Rooftop solar data shows drop in unsafe systems, even as market booms

Australia’s Clean Energy Regulator has published its latest report on the quality and safety standards of the nation’s millions of rooftop solar systems, and it’s encouraging news.

The data shows the proportion of unsafe and potentially unsafe PV systems has fallen from a peak of 5.5 per cent for 2014 installations (0.7% unsafe and 4.8% potentially unsafe) to 1.7 per cent of inspections in 2018 (0.7% unsafe, 1% potentially unsafe).

A decrease in safety issues detected in rooftop solar systems around the country is a welcome development, particularly in light of the huge growth in the market in recent years.

As the report notes, the data puts home solar systems on par with general electrical work in terms of the level of safety risk involved.

Clean Energy Council chief Kane Thornton welcomed the news as evidence that improvements to safety measures to protect both installers and consumers were working.

“More than one in five Australian households have solar on their roofs, and what this report tells us is that the vast majority of these systems are installed safely and in line with the industry guidelines set out by the Clean Energy Council’s Solar Accreditation program,” he said in a statement on Wednesday.

But Thornton also warned that neither the industry nor consumers should become complacent about the quality or safety of solar systems.

“While these results are trending in the right direction, there is still work to be done. The report highlights the need for regular solar power system maintenance, and the need to raise consumer awareness about the need for an annual maintenance schedule, just like servicing your car.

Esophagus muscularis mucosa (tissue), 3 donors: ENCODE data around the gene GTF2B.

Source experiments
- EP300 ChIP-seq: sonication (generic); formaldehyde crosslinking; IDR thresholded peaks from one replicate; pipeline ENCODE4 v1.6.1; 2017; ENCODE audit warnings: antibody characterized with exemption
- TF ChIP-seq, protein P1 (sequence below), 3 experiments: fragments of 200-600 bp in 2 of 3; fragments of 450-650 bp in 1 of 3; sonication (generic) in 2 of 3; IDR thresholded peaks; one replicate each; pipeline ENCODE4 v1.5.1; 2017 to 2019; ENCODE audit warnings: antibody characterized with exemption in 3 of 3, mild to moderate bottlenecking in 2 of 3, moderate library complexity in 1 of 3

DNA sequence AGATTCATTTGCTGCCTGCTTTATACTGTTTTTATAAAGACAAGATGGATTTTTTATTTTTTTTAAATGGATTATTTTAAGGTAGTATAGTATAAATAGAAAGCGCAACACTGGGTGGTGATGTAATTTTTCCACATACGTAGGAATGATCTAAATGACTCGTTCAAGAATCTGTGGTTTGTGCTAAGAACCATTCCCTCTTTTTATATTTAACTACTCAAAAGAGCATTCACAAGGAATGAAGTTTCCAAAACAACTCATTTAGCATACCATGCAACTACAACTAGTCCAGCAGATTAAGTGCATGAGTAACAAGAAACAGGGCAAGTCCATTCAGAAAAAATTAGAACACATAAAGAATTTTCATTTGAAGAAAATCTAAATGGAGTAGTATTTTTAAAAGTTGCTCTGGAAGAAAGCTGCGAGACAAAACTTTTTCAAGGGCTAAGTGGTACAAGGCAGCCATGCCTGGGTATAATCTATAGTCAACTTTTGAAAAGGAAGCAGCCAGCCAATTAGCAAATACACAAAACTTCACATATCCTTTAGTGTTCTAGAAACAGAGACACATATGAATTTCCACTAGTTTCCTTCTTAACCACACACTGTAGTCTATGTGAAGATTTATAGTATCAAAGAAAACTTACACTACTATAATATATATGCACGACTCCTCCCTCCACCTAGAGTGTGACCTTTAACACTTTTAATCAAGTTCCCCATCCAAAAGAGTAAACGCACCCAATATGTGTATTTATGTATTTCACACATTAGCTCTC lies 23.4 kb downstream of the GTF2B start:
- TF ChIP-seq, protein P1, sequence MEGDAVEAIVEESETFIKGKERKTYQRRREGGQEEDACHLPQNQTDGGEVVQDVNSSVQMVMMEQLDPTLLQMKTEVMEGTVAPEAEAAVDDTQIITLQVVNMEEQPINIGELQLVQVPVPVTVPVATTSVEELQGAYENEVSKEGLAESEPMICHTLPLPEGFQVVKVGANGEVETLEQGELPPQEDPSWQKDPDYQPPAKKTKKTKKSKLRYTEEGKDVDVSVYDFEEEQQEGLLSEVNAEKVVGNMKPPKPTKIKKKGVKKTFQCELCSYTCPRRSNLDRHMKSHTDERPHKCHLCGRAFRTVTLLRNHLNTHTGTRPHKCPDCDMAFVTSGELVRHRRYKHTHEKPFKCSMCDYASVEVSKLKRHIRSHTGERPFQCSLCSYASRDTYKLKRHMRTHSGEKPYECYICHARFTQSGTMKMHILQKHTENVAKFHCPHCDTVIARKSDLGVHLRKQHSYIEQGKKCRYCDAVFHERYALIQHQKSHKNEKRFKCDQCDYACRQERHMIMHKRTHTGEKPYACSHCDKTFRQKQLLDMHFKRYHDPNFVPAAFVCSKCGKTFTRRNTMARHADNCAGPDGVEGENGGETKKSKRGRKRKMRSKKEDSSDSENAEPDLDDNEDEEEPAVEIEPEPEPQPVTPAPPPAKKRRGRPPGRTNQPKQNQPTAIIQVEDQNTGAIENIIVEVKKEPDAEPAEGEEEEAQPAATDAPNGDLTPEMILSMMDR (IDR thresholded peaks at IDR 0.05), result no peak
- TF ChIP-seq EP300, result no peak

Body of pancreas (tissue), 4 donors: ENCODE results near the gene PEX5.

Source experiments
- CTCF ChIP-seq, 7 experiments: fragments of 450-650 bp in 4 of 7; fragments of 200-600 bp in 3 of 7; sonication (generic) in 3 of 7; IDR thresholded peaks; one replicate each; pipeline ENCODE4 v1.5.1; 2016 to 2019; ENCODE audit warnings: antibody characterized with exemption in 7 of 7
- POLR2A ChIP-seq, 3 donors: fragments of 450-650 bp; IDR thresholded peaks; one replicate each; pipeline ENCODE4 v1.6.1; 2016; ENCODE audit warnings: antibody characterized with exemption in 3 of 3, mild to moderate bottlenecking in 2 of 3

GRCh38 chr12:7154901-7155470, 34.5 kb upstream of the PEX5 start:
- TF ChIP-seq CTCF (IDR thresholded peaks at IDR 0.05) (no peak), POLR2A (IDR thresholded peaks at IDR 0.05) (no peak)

“The report also recommends that the industry consider the technical requirement for rooftop DC isolators to be installed. This is an issue that we have been closely involved with for many years, working with Standards Australia and the state electrical safety bodies to mitigate the potential risk they pose.”

The CER deems a rooftop solar system unsafe when it is found to pose an “imminent safety risk” at the time of inspection, from such things as exposed live parts or panels that have not been properly secured.

Solar systems deemed potentially unsafe are those that may become unsafe without timely maintenance, but do not pose an imminent risk. In this category, the CER says the most common offender is the DC isolator – a disconnection switch that stops electricity generated by a PV system flowing through the circuit of a system.

The report finds that water ingress in rooftop DC isolators and DC isolators near the inverter is the most common cause of potentially unsafe PV systems. A small proportion of DC isolators were also found to be incorrectly wired or installed.

This remains a point of contention in the industry, with Australia the only country in the world that requires rooftop DC isolators – a requirement supposedly introduced at the request of fire and emergency services to enable their members to isolate the DC power.

The trouble is, they have also been linked with an increased likelihood of fires caused by rooftop solar systems.

In 2015, a number of industry bodies proposed removing the rooftop DC isolator requirement from the Australian Standard, but the two committees considering the proposal could not come to an agreement on the matter.

The current review of the Australian Standard for PV installations is again considering whether to remove the rooftop DC isolator requirement. And the CEC has recommended requiring the DC isolator to be inside the inverter, rather than as a separate switch near the inverter, to prevent water ingress. Indeed, some inverter models already have an internal DC isolator.

Thornton said consumers should use two measures to ensure their solar is installed correctly: choose an Approved Solar Retailer, and; make sure the installer who completes the work is accredited by the Clean Energy Council.

“The small-scale solar and storage industry has done a good job of earning the trust of Australians,” he said.

“Now we need to maintain this trust by continuously improving our safety levels. By enabling Australians to make the switch to rooftop solar with peace of mind, they can reduce their energy costs while combatting climate change and accelerating our transition to a clean energy future.”

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